Many of my co-workers battle growing waistlines and shrinking vitality. I attribute much of my own health and weight management abilities to an upbringing that encouraged healthy eating and activity. I’ve had only to maintain those routines, instilled by my parents, to stay on track. During my first week of college, I rebelled, marvelling at the option to choose a soft drink as the beverage accompaniment to my dinner. But after a few nights of wild soda freedom, I shrugged off the option in favour of what I was used to and returned to water. Historically, Oklahoma food culture does not promote health and my colleagues, many born and raised locally, have spent their adulthoods battling the habits instilled during their childhoods.

Weight, especially for women (the majority demographic of my office), is a charged topic. Everyone watches what’s in that Tupperware you toss in the microwave and what you self-serve at lunch-meeting buffets. My fitness and healthy eating met with judgmental looks and even questions about my portion sizes and exclamations about my wasting away (for the record, I am a healthy weight, in the normal BMI range if you adhere to those sorts of metrics).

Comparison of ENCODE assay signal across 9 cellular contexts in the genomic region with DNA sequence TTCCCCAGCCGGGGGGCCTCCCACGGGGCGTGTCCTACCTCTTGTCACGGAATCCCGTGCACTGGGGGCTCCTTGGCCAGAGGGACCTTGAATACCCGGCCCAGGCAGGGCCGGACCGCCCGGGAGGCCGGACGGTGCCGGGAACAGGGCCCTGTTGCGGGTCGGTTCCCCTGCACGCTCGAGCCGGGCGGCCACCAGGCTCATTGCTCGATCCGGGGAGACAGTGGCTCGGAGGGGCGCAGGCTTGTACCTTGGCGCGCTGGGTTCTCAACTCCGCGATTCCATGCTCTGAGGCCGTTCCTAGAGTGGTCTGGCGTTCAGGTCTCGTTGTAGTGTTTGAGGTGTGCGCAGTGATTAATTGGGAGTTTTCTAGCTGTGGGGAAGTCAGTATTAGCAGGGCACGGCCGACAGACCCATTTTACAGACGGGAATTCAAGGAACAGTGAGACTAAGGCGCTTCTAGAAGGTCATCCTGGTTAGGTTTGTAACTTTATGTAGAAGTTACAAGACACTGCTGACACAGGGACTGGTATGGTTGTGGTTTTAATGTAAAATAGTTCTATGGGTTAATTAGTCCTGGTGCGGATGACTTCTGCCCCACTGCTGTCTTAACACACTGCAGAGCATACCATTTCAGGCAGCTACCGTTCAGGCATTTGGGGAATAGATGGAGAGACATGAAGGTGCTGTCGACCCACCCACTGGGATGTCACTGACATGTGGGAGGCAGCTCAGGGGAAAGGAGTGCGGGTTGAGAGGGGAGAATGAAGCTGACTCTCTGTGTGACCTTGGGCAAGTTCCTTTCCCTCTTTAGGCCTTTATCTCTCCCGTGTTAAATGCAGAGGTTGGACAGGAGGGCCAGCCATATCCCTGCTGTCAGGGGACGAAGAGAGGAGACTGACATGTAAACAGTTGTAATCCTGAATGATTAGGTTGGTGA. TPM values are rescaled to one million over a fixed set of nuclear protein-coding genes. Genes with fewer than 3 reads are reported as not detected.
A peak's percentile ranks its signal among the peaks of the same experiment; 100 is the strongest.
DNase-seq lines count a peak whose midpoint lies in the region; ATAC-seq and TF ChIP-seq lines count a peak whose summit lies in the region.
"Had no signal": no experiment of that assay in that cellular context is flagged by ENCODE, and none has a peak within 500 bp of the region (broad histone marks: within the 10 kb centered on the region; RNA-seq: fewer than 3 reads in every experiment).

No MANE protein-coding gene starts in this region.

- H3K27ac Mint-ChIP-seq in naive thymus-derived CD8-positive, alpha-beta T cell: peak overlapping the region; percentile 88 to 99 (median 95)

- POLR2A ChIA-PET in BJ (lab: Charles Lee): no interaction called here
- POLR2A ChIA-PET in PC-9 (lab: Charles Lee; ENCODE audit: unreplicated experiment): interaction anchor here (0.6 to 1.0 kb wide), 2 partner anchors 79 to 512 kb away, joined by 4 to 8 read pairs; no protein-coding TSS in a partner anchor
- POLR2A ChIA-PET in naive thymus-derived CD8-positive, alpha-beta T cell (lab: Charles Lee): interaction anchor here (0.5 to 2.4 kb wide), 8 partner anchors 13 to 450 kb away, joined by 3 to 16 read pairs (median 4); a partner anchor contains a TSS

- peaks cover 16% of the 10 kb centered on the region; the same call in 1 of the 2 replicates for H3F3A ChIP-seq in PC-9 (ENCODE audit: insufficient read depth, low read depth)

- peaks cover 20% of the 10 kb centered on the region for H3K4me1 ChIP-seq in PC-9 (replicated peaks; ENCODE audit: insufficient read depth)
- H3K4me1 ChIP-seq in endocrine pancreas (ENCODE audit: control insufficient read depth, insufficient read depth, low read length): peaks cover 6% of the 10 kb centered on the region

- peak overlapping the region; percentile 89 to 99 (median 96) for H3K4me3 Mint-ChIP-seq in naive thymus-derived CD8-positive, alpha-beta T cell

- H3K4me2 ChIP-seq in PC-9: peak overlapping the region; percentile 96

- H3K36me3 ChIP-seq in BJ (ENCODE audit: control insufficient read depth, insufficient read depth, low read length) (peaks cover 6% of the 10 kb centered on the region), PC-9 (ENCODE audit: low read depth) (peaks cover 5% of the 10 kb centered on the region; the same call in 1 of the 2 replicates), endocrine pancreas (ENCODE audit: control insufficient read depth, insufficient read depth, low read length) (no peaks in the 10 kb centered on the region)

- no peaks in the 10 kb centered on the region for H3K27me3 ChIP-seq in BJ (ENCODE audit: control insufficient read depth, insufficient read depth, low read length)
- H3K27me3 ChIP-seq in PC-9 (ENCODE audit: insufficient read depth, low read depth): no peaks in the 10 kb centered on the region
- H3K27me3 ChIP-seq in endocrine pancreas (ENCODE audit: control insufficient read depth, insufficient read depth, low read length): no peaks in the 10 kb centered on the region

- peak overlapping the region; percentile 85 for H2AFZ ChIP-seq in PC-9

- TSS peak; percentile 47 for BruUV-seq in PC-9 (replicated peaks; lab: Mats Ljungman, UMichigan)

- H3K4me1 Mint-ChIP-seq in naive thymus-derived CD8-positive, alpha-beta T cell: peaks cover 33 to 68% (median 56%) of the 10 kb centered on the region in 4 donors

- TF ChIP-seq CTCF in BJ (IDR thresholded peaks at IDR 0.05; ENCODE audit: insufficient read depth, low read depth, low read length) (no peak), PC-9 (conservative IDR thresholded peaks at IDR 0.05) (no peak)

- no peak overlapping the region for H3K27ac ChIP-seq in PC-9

When I started changing into running clothes and heading out the door at lunchtime, people talked. I acquired a nickname, “Bootcamp” – a joke, sort of. 

I don’t ever run for show and I don’t run at lunch to provide myself with 50 colleagues who will see me and feel guilty that they don’t.

One of the most valuable lessons running has taught me is self-care. And so I ran on, despite the awkwardness, the strange looks.